Introduction to Bayesian statistics BIOL5124

  • Academic Session: 2023-24
  • School: School of Biodiversity One Health Vet Med
  • Credits: 10
  • Level: Level 5 (SCQF level 11)
  • Typically Offered: Semester 2
  • Available to Visiting Students: Yes

Short Description

This course will provide a basic introduction to Bayesian statistical philosophy and theory, and a more detailed introduction to the fitting of statistical models using Markov Chain Monte Carlo techniques in WinBugs and JAGs.


Concentrated course offered over one week, with 1 hour lecture and 2 hours computer laboratory per day.

Requirements of Entry

A second class Honours degree or equivalent in a relevant subject. Professional experience may be taken into account.

English language

If your first language is not English, the University sets a minimum English Language proficiency level. See English Language Requirements

Excluded Courses



Student must have undertaken course BIOL5133 Programming in R


Students will submit practical exercises to gauge their depth of understanding and engagement with the skills learned in each of the practical sessions. The work will be assessed not only on completion of the assigned tasks but on interpretation and self-reflection of the theories learned (50%). The remaining 50% will be a take-home problem-based assignment that will require integration of the knowledge and skills learned in this module, in the analysis and discussion of an independent dataset.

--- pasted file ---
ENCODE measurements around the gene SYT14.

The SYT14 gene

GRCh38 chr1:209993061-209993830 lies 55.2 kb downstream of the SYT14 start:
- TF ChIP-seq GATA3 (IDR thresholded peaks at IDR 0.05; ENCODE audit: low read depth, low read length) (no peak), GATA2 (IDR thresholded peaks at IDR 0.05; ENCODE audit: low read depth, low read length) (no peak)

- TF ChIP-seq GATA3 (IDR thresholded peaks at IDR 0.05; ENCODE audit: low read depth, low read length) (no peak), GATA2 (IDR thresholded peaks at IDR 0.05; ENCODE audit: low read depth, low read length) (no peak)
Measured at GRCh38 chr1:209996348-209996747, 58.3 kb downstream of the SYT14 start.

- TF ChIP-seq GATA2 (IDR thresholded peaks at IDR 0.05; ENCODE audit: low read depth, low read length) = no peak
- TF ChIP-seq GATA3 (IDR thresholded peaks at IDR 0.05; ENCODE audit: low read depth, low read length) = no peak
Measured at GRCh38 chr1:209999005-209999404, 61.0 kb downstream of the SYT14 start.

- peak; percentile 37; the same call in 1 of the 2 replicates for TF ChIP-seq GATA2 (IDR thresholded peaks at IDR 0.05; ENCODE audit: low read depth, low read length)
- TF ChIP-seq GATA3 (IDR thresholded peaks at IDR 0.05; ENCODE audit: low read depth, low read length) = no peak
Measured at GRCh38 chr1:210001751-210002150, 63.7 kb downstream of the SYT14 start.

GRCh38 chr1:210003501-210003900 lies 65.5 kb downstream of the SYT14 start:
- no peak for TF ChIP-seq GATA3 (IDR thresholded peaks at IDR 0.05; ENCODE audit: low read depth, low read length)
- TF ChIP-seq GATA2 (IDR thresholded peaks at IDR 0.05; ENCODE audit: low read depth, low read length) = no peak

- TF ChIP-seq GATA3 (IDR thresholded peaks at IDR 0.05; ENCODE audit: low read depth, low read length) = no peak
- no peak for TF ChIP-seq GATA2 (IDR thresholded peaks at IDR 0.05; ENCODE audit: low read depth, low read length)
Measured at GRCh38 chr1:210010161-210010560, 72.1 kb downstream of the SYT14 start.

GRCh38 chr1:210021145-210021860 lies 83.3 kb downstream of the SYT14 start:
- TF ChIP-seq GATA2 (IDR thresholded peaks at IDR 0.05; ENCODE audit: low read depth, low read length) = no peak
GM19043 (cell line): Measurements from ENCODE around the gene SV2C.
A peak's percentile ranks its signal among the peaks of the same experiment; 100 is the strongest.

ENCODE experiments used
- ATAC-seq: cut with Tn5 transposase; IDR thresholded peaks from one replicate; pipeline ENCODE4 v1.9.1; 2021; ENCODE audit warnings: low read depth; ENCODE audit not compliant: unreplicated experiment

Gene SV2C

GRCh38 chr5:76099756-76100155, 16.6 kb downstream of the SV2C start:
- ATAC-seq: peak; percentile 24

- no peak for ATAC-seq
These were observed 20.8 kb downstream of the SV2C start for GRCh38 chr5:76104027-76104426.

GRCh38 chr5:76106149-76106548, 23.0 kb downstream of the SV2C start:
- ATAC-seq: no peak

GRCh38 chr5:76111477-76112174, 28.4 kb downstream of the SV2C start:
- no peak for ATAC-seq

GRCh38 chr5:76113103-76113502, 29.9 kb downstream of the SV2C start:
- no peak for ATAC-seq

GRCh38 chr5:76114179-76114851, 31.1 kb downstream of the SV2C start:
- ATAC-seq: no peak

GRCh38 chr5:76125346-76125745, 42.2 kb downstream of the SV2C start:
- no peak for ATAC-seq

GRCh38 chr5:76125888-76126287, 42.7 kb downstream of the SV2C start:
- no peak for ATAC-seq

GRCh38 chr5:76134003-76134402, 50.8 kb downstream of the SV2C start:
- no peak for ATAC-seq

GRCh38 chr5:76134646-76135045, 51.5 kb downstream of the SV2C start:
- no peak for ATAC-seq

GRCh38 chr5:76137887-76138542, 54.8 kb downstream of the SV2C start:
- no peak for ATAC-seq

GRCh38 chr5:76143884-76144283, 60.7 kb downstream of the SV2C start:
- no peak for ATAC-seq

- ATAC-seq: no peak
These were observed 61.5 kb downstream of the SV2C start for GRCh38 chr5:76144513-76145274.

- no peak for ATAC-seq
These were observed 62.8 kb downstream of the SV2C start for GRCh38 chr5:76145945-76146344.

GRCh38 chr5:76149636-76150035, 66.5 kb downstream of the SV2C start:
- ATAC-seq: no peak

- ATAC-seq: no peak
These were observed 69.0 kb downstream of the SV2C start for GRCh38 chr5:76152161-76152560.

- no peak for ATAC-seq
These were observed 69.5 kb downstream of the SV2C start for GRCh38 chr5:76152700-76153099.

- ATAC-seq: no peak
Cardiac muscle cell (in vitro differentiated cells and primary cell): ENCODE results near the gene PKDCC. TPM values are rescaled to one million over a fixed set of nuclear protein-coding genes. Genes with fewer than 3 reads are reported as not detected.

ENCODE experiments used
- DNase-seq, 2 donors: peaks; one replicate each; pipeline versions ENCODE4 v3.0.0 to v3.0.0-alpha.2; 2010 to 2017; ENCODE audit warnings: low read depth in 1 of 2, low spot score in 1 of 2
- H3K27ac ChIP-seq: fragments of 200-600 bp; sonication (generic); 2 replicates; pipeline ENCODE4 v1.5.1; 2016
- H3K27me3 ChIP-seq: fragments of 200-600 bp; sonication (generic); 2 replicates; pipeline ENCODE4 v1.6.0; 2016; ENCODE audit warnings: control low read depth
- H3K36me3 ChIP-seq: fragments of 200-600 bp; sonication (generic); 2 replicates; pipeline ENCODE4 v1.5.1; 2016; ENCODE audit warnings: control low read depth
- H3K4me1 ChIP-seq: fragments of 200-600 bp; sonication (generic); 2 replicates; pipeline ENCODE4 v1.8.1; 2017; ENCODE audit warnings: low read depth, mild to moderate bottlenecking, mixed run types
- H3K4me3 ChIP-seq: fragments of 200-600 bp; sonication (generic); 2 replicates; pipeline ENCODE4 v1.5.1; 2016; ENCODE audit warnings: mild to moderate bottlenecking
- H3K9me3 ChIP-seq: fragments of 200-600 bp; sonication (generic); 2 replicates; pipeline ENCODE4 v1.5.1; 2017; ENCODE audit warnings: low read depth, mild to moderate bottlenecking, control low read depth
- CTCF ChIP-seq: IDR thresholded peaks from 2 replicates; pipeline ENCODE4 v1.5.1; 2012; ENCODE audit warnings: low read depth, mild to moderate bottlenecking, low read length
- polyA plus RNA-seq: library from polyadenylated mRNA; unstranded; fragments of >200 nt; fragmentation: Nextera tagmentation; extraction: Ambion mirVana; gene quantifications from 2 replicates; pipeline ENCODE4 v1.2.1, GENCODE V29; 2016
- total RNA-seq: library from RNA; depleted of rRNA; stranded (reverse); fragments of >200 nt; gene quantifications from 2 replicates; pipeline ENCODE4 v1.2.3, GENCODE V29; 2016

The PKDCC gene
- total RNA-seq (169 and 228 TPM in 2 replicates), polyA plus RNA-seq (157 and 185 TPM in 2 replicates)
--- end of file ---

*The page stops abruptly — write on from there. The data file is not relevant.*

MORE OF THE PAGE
Course Aims

The aim of the course is to provide the student with an evidence-based founding in the basic theory and practice of Bayesian statistics.

Intended Learning Outcomes of Course

By the end of this course students will be able to critically discuss with reference to theory and practice:

■ The key differences between a Bayesian and frequentist approach

■ How prior information is used in a Bayesian approach

■ The concept of Markov Chain Monte Carlo techniques

■ The distinction between Metropolis-Hastings and Gibbs sampling


In addition, they will be able to:

■ Write simple programs in WinBugs or JAGs

■ Specify and discuss critically the appropriate use of both informative and 'uninformative' priors

■ Identify when a model has converged

■ Conduct model selection using DIC

Minimum Requirement for Award of Credits